Report calls for a crucial new perspective on career opportunities in agriculture
Friday, 2 June 2023
Series of fortunate events leads Horizon Scholar to Farmwall
Above: Indianna Rhind at the Horizon Scholarship workshop.
As an undergraduate studying a Bachelor of Agricultural Engineering at the University of Southern Queensland, Indiana Rhind couldn’t have expected the series of fortunate events that unfolded after she successfully applied for an AgriFutures Horizon Scholarship in 2018.
Indiana had developed a passion for agriculture through working at her school farm in her hometown of Berkeley Vale on the NSW Central Coast, where she helped set up an aquaponics system in Year 10.
“I loved the aquaponics system, where waste from the fish feeds bacteria, it fertilises the plants, they clean the water and that goes back to the fish. I just loved that an agricultural system can be closed loop, it can be an ecosystem, it can go back to what the environment naturally does,” said Indiana.
Three years later, the 2018 AgriFutures Horizon Scholar visited Melbourne for the first AgriFutures evokeAG. event showcasing the latest innovation in agritech and spotted a stall with an aquaponics system. It was Farmwall.
“I was so excited that they had this really cool thing that I’d been thinking about for years, so I just went up and started a conversation with Farmwall founders, Geert and Serena, and now I’m a co-founder and Chief Technology Officer (CTO) of the company!” Indiana said.
“I was just really lucky with timing.”
Vertical farms tie in with scholarships
Farmwall works with corporates, schools, restaurants and households to implement closed-loop food production systems in their day-to-day lives, by installing vertical ‘farms’ – bookcase-sized aquaponic systems that grow microgreens to ensure food security.
Indiana did work placement with the company and in her final year of Honours, Farmwall sponsored research that informed her thesis on developing machine vision to automatically detect mould growing in hydroponic situations.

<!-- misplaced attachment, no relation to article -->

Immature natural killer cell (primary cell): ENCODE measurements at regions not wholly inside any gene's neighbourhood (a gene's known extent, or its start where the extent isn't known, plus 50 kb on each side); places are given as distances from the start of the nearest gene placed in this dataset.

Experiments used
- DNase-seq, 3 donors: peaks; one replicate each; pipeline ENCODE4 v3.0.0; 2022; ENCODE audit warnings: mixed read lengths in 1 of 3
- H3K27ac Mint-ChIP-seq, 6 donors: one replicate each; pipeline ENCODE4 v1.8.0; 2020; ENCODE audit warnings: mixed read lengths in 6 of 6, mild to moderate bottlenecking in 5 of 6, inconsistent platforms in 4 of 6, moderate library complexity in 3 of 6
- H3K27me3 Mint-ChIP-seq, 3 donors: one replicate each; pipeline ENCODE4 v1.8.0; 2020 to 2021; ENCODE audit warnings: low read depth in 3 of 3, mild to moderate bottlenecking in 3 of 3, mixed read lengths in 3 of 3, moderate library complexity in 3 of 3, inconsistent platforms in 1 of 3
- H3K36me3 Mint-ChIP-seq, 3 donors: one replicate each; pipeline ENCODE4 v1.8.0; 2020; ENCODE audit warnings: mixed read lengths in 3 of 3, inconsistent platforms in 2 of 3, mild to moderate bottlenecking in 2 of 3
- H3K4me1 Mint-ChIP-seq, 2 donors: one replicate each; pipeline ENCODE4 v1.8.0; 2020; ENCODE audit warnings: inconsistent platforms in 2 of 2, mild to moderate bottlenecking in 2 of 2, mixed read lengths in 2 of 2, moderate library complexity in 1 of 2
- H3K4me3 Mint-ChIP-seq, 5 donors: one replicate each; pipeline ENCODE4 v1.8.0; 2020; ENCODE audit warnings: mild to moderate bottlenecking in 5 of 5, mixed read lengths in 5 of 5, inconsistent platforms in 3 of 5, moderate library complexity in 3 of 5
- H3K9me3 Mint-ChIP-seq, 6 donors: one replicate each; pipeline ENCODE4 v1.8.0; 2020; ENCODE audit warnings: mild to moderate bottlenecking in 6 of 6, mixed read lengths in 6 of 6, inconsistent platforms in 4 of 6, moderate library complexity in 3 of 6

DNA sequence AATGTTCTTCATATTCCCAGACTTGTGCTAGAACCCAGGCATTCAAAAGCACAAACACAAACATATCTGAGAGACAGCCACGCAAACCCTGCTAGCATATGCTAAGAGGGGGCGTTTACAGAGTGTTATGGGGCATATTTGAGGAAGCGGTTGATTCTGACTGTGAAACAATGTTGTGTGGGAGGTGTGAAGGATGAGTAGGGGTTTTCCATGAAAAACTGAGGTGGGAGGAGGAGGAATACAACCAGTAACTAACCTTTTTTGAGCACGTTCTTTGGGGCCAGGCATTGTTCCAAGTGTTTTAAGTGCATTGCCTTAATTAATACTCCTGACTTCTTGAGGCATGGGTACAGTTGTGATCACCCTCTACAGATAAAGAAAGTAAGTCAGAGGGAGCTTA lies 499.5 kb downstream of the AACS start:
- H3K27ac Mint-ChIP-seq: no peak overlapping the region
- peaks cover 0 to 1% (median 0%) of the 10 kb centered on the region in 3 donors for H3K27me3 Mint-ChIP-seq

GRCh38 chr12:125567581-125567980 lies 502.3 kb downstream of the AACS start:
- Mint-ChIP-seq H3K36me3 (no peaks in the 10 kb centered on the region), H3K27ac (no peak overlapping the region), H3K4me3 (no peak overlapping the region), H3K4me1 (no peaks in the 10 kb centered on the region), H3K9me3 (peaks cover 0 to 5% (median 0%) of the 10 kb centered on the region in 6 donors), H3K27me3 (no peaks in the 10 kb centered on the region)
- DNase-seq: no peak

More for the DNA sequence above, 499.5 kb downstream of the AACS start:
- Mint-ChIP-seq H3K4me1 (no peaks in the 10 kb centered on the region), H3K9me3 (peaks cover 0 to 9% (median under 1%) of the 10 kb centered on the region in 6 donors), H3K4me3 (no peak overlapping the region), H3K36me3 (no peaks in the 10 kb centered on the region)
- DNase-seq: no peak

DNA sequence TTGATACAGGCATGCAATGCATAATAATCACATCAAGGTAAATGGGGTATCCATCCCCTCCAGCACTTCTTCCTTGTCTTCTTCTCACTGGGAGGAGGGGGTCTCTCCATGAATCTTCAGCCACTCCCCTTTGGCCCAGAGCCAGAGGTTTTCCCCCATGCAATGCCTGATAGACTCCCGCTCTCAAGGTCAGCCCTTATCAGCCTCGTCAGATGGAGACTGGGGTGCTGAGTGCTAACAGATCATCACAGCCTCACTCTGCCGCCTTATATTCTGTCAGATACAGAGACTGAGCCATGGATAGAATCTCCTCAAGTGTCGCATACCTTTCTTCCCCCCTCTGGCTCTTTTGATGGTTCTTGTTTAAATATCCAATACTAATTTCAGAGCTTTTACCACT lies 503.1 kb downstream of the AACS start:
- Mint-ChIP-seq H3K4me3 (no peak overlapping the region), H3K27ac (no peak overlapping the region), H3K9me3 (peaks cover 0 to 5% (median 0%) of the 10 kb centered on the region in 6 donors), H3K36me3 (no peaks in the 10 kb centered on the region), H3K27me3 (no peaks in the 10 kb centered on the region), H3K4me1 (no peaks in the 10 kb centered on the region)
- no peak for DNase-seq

Good timing also enabled Indiana to benefit from back-to-back AgriFutures Horizon Scholarships. In 2018 the Scholarship was open to undergraduates for the first two years of their degree, but a change in 2020 offered it to students for the last two years of their degree.
Indiana successfully applied for both. In 2020 her sponsor was the Cooperative Research Centre for Developing Northern Australia (CRCNA), which provided $10,000 over two years to assist with her study and living expenses as well as professional development workshops and work placements to kick start her career in agriculture.
“CRCNA provided a different perspective for me. Being from NSW originally and then southern Queensland, northern Australia wasn’t something I ever really considered, but it was so interesting to see how many unique challenges they have up there,” she said.
“It really opened my eyes. You think you understand the world and you go somewhere else and just hear someone else’s perspective and all of a sudden, it’s a whole new world.”
Horizon Scholarship ‘best experience ever’
As someone who didn’t have a farming background, she was surprised to be awarded the scholarships, and describes the experience as ‘encouraging, exciting and empowering’.
“I can honestly say it was the best experience ever,” said Indiana.
“I got to meet up with a cohort of like-minded students from all over Australia and we really developed a strong support network. The workshops we did every year were absolutely amazing for building confidence and learning important skills and networking.